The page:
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Hedonism; The Pursuit for Pleasure

“The world says: “You have needs – satisfy them. You have as much right as the rich and the mighty. Don’t hesitate to satisfy your needs; indeed, expand your needs and demand more.” This is the worldly doctrine of today. And they believe that this is freedom.”

– Fyodor Dostoyevsky, The Brothers Karamazov


In modern society, the reference to Hedonism usually brings upon the immediate thought of immodesty, more often than not being associated with rock musicians whose media presence showed them to be involved in mostly sex, drugs and alcohol during their free time. However, there are different types of hedonism, and this particular iteration is referred to as “Folk Hedonism”, the depiction that causes people to believe that the direct contrasting pursuit is Asceticism; the absolution of general forms of indulgence. 

To help you better understand this stereotypical view, an example of an extremely popular piece of literature that depicts it is “The Portrait of Dorian Gray”, a philosophical novel written by Oscar Wilde in 1890, which explores the corrupting influence of hedonism through the characters Lord Henry and, of course, Dorian Gray.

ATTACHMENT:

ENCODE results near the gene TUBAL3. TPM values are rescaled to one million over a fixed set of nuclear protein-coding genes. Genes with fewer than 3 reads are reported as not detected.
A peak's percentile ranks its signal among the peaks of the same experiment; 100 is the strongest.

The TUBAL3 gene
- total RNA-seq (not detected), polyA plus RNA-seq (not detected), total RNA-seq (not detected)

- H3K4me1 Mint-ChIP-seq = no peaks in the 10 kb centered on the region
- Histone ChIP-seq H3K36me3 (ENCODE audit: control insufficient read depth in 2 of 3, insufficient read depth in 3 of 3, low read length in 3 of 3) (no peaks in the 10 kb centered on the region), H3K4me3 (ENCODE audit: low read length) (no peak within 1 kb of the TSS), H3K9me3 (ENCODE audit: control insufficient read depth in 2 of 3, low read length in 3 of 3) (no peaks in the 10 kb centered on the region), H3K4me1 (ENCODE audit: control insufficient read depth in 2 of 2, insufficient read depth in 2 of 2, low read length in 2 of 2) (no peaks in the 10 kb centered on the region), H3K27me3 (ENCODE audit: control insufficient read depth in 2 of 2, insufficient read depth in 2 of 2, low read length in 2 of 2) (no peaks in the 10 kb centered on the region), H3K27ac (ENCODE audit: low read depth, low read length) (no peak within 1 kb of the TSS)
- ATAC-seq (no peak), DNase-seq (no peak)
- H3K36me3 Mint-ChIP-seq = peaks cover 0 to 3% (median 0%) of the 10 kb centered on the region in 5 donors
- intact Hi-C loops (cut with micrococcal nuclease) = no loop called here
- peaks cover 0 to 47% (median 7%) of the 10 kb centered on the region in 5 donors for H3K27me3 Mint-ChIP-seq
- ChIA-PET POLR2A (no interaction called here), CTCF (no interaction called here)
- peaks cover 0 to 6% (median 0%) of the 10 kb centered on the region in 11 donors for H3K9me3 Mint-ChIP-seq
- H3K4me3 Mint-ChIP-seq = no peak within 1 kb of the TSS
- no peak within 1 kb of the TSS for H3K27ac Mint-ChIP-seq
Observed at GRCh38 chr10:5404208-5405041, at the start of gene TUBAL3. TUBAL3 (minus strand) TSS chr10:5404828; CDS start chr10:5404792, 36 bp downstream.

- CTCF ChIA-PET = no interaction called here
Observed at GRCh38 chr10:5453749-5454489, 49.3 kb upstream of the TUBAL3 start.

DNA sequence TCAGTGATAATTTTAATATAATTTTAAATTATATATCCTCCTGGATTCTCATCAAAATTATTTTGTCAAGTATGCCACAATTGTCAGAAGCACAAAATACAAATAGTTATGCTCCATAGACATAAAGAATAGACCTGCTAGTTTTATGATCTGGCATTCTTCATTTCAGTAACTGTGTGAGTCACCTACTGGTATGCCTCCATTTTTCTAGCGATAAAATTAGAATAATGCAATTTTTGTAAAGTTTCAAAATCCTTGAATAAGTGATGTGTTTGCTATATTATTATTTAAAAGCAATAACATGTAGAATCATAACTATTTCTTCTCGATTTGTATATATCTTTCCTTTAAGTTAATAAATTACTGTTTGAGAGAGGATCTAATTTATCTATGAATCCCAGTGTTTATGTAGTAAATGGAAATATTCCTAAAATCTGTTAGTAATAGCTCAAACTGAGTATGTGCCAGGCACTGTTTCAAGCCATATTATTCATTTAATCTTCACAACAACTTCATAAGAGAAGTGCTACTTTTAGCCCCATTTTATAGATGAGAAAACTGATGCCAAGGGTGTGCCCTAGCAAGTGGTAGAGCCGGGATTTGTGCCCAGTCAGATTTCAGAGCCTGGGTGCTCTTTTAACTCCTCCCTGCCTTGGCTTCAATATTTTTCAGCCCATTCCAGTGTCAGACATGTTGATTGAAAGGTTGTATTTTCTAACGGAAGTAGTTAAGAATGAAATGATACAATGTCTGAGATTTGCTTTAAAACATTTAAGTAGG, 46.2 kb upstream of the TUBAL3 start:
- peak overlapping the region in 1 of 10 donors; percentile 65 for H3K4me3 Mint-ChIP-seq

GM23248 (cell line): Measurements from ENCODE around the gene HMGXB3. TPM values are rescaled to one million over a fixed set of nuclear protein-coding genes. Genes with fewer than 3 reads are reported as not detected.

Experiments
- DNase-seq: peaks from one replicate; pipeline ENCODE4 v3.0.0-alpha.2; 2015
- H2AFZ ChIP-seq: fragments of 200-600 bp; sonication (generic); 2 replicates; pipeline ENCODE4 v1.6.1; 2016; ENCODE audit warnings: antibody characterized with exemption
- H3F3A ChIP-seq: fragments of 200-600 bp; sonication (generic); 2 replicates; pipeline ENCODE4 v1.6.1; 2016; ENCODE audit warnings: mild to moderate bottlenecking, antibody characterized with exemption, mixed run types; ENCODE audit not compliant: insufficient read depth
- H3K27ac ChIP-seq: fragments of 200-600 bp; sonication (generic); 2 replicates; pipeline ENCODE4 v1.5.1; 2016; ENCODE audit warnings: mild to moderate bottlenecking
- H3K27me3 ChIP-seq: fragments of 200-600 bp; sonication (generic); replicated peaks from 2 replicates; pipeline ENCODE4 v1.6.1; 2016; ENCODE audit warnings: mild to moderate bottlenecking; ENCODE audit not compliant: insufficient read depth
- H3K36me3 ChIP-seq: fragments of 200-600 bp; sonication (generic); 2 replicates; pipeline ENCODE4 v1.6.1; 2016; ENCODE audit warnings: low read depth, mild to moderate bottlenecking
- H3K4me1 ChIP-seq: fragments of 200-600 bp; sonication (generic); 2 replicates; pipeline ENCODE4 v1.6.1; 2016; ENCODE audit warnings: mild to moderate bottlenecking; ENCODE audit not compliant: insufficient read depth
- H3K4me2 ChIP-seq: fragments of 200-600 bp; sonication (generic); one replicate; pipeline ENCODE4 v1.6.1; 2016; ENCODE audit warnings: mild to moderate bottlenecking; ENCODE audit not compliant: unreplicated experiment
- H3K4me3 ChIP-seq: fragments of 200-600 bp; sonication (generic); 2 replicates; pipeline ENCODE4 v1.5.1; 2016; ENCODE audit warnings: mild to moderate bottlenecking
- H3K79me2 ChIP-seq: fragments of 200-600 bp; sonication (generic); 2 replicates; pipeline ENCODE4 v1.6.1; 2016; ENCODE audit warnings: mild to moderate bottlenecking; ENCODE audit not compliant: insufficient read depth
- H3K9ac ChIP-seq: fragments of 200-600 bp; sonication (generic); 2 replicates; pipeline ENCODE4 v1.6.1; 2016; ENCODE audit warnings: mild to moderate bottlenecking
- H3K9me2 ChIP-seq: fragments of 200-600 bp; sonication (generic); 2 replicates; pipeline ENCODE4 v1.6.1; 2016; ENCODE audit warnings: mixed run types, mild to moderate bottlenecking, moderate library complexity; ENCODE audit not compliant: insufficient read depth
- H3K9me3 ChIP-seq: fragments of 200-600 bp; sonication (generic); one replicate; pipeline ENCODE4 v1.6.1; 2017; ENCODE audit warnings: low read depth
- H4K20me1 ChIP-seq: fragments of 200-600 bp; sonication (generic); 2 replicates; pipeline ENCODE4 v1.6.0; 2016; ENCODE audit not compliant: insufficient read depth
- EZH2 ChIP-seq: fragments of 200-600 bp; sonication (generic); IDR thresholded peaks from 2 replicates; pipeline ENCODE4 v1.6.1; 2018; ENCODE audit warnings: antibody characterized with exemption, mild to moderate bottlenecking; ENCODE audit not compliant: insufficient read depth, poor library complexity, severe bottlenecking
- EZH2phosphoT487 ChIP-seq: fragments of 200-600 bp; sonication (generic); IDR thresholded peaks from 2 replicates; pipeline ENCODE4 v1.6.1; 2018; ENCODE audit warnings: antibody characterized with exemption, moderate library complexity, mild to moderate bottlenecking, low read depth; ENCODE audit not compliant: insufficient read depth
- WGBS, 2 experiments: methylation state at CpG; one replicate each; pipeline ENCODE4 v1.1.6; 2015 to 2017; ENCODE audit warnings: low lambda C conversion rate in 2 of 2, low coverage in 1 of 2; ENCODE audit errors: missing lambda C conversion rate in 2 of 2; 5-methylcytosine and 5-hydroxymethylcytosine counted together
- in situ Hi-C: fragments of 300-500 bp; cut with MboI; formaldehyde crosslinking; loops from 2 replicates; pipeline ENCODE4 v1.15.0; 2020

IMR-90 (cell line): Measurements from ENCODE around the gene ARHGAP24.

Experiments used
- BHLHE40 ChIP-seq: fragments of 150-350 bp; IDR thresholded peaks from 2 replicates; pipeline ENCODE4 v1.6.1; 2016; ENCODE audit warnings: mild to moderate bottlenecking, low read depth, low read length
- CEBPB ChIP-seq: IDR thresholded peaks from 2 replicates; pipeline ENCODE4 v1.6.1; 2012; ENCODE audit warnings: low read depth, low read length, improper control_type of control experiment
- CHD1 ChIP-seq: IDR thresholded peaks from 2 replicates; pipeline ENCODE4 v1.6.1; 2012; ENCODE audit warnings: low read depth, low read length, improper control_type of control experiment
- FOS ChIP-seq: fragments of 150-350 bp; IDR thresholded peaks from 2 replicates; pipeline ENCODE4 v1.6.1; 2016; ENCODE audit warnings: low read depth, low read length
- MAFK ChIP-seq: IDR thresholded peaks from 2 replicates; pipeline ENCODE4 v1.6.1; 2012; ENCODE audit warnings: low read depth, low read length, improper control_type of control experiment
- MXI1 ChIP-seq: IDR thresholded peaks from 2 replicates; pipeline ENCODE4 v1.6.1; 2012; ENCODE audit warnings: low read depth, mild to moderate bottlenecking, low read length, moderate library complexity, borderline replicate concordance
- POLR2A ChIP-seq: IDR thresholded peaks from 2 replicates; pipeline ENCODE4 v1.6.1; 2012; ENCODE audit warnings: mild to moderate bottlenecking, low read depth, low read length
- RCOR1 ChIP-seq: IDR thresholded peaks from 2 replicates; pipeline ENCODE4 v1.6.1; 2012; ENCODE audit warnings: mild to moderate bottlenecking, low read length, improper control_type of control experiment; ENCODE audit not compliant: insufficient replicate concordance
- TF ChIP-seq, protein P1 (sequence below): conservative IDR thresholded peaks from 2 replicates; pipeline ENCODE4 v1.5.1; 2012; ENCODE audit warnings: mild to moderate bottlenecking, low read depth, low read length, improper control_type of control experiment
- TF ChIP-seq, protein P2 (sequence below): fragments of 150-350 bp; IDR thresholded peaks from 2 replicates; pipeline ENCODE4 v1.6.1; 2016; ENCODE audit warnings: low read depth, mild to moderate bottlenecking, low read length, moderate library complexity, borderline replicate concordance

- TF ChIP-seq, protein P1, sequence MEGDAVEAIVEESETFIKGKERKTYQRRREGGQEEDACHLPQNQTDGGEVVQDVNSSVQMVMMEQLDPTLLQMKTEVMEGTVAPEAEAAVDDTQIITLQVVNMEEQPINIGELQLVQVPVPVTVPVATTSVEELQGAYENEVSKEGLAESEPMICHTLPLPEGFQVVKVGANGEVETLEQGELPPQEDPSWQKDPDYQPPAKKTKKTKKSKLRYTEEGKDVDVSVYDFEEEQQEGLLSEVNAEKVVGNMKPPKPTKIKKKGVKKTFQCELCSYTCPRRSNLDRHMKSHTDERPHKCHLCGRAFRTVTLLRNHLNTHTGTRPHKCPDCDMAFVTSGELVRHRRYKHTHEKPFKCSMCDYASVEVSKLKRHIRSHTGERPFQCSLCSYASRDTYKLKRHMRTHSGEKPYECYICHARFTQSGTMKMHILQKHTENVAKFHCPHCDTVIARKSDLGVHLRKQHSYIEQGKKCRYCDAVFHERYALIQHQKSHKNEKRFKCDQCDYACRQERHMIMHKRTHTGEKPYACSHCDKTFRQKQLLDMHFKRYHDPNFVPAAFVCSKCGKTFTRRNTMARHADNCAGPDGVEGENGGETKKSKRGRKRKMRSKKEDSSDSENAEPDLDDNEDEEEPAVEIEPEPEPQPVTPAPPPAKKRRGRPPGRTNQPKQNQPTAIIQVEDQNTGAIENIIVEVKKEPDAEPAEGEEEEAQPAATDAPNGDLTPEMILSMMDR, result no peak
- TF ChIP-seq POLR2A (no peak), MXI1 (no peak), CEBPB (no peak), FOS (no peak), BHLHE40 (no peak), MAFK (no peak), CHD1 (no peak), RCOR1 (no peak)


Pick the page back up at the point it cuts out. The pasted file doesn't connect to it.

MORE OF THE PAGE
The term “hedonism”, deriving from the Greek word ἡδονή (hēdonē) for pleasure, refers to theories about what is good for us, how we should behave and what motivates us to behave in the certain way that we do. Subsections of the hedonistic belief depict pleasure and pain as the singular most important elements in a fruitful life. In the most simple terms, the basic and main theory of hedonism is that only pleasure is the absolute most important value, while pain is, as such, not. 


There are a number of different types of Hedonistic beliefs; such as Motivational, Normative, the aforementioned Folk Hedonism, etc. 

Motivational Hedonism, otherwise referred to as Psychological Hedonism, believes that the desire for pleasure, which can materialise either consciously or subconsciously, and the evasion of pain is what motivates us to behave in the way that we do. However, strong accounts of this have been said to be untrue, as human behaviour has been seen to entertain painful acts selflessly or out of a sense of duty. Normative Hedonism has been used to argue for theories of whether specific actions are morally acceptable and unacceptable. It commonly uses happiness as the only criterion to measure the rightness of an act. Folk Hedonism is the one most commonly visible in media. It is the achievement of pleasure through frowned-upon means of achieving it. It is the indifference to long-term consequences, the avoidance of deferred gratification, and the willing sacrifice of other people’s pleasure if it stands between their own means of attaining it.

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